National Geographic : 1921 Nov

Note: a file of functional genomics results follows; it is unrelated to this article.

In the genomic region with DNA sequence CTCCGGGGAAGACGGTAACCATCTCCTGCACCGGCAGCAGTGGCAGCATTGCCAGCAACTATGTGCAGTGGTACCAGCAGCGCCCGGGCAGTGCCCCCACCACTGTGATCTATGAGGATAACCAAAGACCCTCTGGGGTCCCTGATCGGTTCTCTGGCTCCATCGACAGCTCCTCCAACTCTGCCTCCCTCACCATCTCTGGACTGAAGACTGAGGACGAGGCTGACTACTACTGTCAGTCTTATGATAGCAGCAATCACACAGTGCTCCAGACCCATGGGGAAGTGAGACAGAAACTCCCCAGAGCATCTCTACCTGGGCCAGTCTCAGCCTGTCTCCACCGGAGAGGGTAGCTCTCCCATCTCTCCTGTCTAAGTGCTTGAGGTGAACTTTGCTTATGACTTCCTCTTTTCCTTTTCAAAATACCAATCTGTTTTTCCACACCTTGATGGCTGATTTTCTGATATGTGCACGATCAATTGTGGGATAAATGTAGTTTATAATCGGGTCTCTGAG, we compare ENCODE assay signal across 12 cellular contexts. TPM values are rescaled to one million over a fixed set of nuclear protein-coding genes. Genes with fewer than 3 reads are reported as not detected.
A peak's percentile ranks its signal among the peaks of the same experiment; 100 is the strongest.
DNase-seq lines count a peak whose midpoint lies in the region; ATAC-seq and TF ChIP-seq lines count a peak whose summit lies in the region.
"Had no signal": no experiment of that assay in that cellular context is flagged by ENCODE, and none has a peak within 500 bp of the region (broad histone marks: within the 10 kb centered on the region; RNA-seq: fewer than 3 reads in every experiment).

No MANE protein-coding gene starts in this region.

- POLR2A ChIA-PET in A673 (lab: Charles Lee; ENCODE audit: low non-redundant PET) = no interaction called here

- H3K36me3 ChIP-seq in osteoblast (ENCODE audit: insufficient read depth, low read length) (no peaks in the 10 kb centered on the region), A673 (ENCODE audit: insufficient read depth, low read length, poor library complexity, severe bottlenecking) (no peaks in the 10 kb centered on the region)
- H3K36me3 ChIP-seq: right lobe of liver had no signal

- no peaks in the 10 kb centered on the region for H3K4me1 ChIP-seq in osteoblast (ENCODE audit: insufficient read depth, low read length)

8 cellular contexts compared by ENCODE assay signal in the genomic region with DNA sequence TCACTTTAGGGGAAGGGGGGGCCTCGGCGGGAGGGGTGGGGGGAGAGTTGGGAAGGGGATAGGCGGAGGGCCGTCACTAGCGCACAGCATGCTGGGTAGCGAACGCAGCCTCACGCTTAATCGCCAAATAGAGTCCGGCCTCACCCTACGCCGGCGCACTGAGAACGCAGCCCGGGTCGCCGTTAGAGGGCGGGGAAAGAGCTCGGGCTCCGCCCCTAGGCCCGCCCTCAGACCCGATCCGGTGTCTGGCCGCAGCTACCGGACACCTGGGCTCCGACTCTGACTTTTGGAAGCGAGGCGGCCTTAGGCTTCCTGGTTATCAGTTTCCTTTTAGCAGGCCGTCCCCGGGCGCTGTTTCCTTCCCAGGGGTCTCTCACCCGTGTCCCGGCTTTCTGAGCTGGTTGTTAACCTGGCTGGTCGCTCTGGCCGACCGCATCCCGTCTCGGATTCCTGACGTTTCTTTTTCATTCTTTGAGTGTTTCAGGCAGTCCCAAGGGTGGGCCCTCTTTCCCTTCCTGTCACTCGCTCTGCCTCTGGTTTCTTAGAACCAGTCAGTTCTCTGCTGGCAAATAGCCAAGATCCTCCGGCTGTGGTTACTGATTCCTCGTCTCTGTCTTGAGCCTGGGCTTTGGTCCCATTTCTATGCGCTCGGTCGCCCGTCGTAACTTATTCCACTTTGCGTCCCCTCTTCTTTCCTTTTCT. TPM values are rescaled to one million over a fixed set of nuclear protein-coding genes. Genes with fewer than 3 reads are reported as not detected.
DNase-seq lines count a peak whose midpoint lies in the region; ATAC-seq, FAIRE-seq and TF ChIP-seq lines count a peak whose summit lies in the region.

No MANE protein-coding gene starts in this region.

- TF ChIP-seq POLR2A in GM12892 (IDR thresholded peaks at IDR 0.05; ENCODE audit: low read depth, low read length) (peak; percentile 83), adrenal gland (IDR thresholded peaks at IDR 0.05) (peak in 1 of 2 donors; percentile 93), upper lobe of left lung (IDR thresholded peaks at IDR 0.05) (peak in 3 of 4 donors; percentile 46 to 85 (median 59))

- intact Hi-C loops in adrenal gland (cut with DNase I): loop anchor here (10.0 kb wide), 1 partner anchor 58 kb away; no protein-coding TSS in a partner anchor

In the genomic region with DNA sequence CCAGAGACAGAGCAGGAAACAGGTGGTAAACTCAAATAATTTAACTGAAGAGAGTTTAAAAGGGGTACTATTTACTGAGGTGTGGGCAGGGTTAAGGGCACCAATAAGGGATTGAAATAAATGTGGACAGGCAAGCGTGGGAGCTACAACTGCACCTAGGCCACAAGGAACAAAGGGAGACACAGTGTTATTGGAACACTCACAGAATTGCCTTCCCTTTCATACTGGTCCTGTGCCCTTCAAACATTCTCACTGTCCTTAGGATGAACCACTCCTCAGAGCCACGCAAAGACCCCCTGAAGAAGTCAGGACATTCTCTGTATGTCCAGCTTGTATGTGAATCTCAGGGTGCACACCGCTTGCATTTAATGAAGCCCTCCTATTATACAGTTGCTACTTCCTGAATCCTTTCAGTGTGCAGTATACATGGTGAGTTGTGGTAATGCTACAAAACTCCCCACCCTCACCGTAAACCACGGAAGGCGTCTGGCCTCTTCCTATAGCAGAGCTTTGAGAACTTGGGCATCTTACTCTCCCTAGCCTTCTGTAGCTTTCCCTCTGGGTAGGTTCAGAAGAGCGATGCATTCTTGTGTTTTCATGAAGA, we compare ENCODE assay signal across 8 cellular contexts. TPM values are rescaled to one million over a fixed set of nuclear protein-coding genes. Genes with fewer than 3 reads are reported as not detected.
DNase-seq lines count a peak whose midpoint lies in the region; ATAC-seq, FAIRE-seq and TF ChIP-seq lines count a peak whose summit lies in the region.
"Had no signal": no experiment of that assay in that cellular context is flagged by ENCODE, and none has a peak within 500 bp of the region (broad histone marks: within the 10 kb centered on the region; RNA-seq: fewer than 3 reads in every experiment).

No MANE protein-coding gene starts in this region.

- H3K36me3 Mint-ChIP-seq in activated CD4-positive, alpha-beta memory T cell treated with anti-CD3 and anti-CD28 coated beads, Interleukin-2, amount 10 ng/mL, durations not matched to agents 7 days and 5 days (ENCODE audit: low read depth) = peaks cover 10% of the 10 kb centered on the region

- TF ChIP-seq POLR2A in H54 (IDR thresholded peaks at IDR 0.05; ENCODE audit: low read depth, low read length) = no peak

VOL. XL, No. 5 WASHINGTON NOVEMBER, 1921 THE MAGAZI HII COPYRIGHT.1921 BY NATIONALGEOGRAPHICSOCIETY.WASHINGTON.0. C. THROUGH THE HEART OF HINDUSTAN A Teeming Highway Extending for Fifteen Hundred Miles, from the Khyber Pass to Calcutta BY MAYNARD OWEN WILLIAMS AUTHOR Or "RUSSIA'S ORPHAN RACES," "CZECHOSLOVAKIA, KEYLAND OF CENTRAL EUROPE," "ADVENTURES WITH A' CAMERA IN MANY LANDS," ETC. T HERE is nothing provincial about India's Main Street. Starting at the Khyber Pass, where the Af ghan caravans weave a tenuous thread of trade between the frontier hills, it runs to Calcutta, where a goodly share of the world's shipping is idly swinging to the tides of the treacherous Hooghly.* The railways which parallel its more than 1,500 miles, as they parallel many of our own best highways, have diverted much traffic from the open road and cooped it up like crated fowls in third class cars. But the bullock-cart still rolls on and the motor-car has made its pres ence smelt from the northwest frontier province to Bengal. The "broad road" of Kipling's lama and his adventurous chela, Kim, runs through one of the most thickly populated regions in the world. It is a plain road from beginning to end. From the mud fort of Jamrud to the docks at Kidder pore, this highway is a low way. It passes over the watershed between the Indus and the Ganges at an altitude of less than a thousand feet, and thence runs along with the Jumna or the Ganges to the alluvial delta in the midst of which Calcutta proudly reigns as queen. * For a map of India, see "The Map of Asia" (size, 28x 36 inches), issued as a supplement with THE GEOGRAPHIC for May, 1921. To the left, throughout the length of the road, are the eternal hills, beyond which the snow wall of the world's mightiest mountains can sometimes be seen. To the right is the jumble of low hills which bear various names, but which, if the peninsula of India were slightly lowered, would form the irregular north ern base of an arrow-shaped island, with its point at Cape Comorin, opposite Ceylon. THROUGH A REGION OF RIVERS Although Main Street runs through a region of rivers, let us not think of it as a garden land; for during much of the year it is dusty and dry and at no time does it have the lush loveliness which dots the hot southland with scenes of re freshing beauty. Throughout most of its length, irrigation has been developed to a high degree, and the farmer buys his water as he buys his soil. From the arid furnace of Ali Masjid, in the Khyber, to the steamy Sundarbans, this road is deadly hot at times; yet ice formed in my tent-room in Lahore, and along the watershed between India's two most famous rivers the nights in winter can be bitter cold, even for those Mon golian peoples whose heavy costumes re mind one of the Himalayan snows, whence they come.